"Adoption does not CAUSE the separation"- No case, not one, that I have heard used to illustrate this belief has a logical argument to prove causality. Causation presumes that "A happens Causing B as a RESULT". Or causality is also the relationship between a set of factors (causes) and a phenomenon (effects). Those who claim that adoption caused a pregnant woman to give up her unborn child are missing the point of causality. The Pregancy comes first, no matter how it happened. The issues (factors) that Cause the first/birth/natural Parent(s) to give up/relinquish a child was not "Caused" by someone wanting to adopt.

    I have seen this ill-stated logic used over and over, that of blaming Adoption Industry/Adopters/Adoption Agencies/ etc for "causing" a child to be adopted. Supply and Demand, a marketing term could apply here. A "Product" must exist before it can be "Marketed". Many abandoned/relinquished/given up children exist because of conditions whereby the child could not be raised by it's natural/birth/first parents/family.


    It is these and other conditions that CAUSE separation/loss not the other way around. It may be death of one or both parents, it may be extreme poverty, it could be the mother was forced by the societal and family lack of support, or she just did not want to be a mother yet. Rape or incest, and a decision not to abort or lack of facilities or religion may prevent turning to abortion. There are many Causes for the separation.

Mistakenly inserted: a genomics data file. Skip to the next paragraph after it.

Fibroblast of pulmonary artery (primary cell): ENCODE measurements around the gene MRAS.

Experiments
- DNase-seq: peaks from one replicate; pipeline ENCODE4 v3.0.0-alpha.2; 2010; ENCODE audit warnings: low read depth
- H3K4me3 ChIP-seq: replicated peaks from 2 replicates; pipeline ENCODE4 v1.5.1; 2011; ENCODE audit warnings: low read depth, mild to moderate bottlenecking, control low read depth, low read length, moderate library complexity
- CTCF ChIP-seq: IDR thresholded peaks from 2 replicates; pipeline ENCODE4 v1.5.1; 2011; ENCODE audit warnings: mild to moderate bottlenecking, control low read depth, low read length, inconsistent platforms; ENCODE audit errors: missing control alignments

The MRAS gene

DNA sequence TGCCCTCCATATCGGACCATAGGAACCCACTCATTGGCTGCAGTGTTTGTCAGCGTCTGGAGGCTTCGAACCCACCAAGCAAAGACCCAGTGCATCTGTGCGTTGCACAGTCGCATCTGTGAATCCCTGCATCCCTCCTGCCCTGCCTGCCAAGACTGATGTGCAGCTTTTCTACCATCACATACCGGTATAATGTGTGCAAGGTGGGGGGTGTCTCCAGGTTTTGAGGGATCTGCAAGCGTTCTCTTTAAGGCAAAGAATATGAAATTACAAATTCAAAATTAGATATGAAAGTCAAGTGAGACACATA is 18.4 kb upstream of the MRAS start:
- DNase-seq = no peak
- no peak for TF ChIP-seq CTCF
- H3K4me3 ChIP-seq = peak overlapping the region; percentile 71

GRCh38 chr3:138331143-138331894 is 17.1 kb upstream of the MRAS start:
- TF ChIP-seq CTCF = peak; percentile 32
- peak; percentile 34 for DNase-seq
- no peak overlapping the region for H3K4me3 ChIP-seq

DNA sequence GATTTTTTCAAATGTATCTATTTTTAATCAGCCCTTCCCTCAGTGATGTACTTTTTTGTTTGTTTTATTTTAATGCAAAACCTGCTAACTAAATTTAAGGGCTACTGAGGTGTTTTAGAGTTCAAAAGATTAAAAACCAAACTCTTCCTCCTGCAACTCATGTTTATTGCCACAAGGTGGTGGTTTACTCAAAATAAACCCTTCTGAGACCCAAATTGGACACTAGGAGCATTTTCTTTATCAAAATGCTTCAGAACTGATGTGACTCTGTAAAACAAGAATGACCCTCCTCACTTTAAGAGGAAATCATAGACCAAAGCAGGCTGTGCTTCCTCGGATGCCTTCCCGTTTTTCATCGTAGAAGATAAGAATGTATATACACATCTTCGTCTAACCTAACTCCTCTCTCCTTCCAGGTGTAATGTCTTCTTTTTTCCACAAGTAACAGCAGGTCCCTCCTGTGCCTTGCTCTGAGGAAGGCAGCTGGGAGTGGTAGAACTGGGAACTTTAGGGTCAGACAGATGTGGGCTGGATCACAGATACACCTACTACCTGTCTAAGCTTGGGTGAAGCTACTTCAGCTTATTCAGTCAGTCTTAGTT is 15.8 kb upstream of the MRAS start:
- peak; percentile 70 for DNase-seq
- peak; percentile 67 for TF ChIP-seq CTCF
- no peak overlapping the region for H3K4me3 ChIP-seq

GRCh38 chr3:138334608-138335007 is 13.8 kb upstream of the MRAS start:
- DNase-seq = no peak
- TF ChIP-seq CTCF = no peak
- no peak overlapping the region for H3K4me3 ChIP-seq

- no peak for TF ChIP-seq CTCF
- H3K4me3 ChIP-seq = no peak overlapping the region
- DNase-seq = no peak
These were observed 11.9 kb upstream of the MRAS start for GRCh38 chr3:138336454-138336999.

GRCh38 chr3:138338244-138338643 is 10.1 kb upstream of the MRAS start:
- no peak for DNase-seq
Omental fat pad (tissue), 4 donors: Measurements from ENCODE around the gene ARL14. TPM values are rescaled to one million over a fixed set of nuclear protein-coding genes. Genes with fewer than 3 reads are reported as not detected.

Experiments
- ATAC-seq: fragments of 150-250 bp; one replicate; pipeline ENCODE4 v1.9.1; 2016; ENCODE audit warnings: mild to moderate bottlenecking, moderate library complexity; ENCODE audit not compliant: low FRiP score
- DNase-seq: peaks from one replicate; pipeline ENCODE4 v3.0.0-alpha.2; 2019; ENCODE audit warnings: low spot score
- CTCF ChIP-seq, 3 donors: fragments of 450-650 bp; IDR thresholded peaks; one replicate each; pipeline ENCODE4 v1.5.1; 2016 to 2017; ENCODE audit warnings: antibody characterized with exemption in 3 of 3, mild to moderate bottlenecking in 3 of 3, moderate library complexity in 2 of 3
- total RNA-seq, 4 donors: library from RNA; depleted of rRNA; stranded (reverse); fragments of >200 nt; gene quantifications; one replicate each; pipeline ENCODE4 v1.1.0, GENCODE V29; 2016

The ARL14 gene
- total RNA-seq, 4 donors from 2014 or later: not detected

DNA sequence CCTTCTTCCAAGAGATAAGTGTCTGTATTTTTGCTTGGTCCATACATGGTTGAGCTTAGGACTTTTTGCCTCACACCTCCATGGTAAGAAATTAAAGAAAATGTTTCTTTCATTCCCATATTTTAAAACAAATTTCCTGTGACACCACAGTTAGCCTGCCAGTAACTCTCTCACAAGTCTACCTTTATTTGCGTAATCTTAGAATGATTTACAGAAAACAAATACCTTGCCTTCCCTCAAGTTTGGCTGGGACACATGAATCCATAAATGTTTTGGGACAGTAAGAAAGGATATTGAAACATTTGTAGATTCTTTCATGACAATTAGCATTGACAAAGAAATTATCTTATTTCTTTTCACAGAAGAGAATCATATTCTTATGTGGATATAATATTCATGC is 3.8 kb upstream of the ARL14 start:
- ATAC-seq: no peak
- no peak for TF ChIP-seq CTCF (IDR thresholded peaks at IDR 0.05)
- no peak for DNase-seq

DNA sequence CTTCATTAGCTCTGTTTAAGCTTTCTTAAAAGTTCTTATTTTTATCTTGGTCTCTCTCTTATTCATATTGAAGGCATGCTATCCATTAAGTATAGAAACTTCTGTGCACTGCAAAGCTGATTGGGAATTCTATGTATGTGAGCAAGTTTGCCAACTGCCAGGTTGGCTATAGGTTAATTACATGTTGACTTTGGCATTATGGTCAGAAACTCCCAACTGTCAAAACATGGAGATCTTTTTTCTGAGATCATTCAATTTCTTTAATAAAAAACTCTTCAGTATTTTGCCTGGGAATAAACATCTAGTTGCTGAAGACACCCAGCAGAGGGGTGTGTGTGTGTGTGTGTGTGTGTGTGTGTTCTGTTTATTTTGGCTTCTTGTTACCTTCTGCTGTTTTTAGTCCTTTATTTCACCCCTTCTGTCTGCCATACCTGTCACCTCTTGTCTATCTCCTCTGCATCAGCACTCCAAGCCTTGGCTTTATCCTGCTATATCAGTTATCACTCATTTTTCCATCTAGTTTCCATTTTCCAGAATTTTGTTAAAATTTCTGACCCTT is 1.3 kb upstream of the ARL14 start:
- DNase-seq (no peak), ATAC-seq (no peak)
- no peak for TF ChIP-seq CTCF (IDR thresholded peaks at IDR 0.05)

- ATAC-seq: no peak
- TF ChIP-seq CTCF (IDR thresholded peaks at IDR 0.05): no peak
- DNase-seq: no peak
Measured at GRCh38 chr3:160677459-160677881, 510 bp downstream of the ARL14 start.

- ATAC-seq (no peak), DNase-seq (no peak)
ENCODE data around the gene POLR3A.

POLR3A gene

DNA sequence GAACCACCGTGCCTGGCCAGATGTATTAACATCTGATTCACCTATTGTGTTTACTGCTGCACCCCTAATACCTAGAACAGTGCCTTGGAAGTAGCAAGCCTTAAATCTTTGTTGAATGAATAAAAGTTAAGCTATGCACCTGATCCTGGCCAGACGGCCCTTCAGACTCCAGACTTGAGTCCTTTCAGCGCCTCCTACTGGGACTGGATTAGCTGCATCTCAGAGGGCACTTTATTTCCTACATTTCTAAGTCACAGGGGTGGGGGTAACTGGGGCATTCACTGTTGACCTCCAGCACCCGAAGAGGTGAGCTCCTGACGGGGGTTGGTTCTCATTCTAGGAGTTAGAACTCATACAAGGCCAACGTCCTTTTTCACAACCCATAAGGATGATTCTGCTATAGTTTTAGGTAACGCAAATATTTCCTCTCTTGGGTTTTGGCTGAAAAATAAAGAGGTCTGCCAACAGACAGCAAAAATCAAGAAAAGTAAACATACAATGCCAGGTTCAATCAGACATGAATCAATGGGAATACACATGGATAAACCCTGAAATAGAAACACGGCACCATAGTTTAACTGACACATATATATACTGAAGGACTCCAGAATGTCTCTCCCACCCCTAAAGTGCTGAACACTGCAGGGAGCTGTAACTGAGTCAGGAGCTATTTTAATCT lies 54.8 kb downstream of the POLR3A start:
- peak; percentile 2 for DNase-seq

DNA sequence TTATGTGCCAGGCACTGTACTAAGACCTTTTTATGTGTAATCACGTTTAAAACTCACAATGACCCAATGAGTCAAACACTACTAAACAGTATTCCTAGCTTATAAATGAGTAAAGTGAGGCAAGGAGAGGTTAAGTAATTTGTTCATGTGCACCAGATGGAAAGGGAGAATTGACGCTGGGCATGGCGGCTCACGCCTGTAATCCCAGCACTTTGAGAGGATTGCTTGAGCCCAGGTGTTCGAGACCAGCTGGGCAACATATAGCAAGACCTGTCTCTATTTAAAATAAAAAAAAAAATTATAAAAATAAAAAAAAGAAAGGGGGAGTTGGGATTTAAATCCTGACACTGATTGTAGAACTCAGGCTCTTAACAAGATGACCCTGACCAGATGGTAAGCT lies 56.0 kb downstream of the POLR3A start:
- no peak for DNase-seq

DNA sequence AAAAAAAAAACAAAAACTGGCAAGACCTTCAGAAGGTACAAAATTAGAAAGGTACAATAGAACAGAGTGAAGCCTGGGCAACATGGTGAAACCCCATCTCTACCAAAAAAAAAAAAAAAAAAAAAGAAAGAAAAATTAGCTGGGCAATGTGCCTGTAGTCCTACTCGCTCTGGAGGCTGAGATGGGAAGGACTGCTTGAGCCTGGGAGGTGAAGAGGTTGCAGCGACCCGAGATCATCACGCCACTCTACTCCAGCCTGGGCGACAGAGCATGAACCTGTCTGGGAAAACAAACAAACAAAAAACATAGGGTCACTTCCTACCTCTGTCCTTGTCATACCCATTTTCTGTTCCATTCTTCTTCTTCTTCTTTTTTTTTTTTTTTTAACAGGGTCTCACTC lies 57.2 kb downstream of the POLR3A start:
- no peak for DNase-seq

BUT, LET ME SHOUT HERE- ADOPTION IS NOT THE CAUSE.

    Next: *As an adoptee and feminist, I have long been concerned with the U.S. obsession of "righting" the "illicit" childbearing of impoverished and/or unwed mothers by adoption--something that came about after careful marketing and the creation of a supply and demand system in the domestic industry in the United States.* Hmmm, U.S. *obsession of "righting" the "illicit" childbearing of impoverished and/or unwed mothers by adoption*


    AGAIN, this is Post conception and relinquishment phases. Demand for children to be adopted did not Cause pregnancy and male preference did they? No. "Supply" is over abundant for many factors, in different ways over the years it changed as in the USA fewer women gave up their children. Single motherhood became more acceptable by society in many countries (one factor). It is a clear indication that THE RESULTING adoption both Domestic and International is that there is a huge SUPPLY. Not Demand 'causing' the Supply. YOU SEE? You prove my point, that it is not the cause but the Effect of the huge SUPPLY that led to the marketing and some abuses within the system. THIS I AGREE WITH, that abuse HAVE and DO occur.

    It is when a few adoptees use language that sounds like they are speaking for "all international adoptees" and WHINING that Adoption makes(Causes) the loss alone moves me to have fits. These whiners speak in words that they speak for ALL International Adoptees. WELL, NO ONE can speak for all, or even most. THEY DON"T SPEAK FOR ME!